Spaces outside of the local community are often an important source of social support for many ethnic minority older adults too. Research into the use of important social infrastructure amongst older members of the South Asian community community demonstrated the distances people were willing to travel out of their local area to visit specialist food retailers and markets, not only to purchase culturally specific produce, but also to socialise and interact with those with a shared cultural heritage. The coinciding of Ramadan with the lockdown has been particularly challenging for those older people who would normally attend the Mosque several times per day, not only for prayer but to also meet with friends and extended family. Even if these public spaces begin to gradually re-open, their accessibility through public transport, for those older people not being advised to shield at home, stands to be significantly diminished.
Therefore, many older people are effectively being cut off from the spaces of support and social connection that are so important to their wellbeing, sense of belonging and connection and this may continue for some time.
A geographical analysis therefore highlights the need to understand how spatial inequalities will shape older people’s everyday experiences of social distancing but also allows us to recognise the different geographies and networks of support for older people that extend beyond the immediate neighbourhood. Against a generalised view of older people we often seen media and government discourse we must recognise the diversity of experience of Covid-19 for older adults and, as we start to plan for a future living with the virus, we must be mindful of the different social needs of individuals and find new ways of being able to meet them.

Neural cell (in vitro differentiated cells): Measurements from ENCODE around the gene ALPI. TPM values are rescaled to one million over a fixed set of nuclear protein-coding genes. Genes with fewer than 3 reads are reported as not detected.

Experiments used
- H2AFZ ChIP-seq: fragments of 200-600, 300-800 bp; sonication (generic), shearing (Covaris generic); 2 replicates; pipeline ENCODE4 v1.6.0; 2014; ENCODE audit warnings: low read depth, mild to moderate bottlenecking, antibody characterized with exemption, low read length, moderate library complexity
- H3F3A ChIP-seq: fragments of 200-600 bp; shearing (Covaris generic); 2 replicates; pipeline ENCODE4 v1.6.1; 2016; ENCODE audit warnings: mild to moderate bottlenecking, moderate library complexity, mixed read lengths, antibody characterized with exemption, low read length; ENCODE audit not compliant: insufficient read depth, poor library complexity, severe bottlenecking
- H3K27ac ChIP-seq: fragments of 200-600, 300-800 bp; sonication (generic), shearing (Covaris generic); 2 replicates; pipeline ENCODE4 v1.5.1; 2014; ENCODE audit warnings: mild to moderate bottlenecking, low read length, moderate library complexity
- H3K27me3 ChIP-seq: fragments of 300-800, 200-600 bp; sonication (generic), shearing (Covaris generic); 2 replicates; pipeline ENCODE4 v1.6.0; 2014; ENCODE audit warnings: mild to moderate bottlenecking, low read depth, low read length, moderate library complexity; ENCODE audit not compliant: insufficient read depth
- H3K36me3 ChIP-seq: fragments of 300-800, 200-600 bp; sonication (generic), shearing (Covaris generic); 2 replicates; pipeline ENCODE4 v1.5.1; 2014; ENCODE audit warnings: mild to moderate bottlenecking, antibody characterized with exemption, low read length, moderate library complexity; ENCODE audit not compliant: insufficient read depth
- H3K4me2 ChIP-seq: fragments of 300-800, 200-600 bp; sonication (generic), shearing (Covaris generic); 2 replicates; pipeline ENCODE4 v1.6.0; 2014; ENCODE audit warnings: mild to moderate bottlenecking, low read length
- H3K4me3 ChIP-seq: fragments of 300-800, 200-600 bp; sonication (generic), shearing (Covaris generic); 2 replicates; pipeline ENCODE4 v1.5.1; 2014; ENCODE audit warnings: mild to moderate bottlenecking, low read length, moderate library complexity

About the authors: Dr Sophie Yarker, Prof Chris Phillipson, Dr Camilla Lewis, Dr Tine Buffel & Dr Patty Doran, are all members of The Manchester Urban Ageing Research Group at The University of Manchester. The research of group members spans inequalities in later life, social exclusion and poverty, rural/urban boundaries, ageing and mobility, ethnicity, migration and healthcare systems, housing design and climate change, comparative studies and developing age-friendly cities. Working closely with partners in government and third sector organisations our research supports the promotion of age-friendly environments at global, EU, national and local level.
Suggested Further readings
Walford, N., Phillips, J., Hockey, A., and Pratt, S. (2017). Assessing the needs of older people in urban settings: integration of emotive, physiological and built environment data. Geo: Geography and Environment, https://doi.org/10.1002/geo2.37
Leyshon, C, Leyshon, M, Jeffries, J. The complex spaces of co‐production, volunteering, ageing and care. Area. 2019; 51: 433– 442. https://doi.org/10.1111/area.12504
Clark, A. (2009), From Neighbourhood to Network: A Review of the Significance of Neighbourhood in Studies of Social Relations. Geography Compass, 3: 1559-1578. doi:10.1111/j.1749-8198.2009.00249.x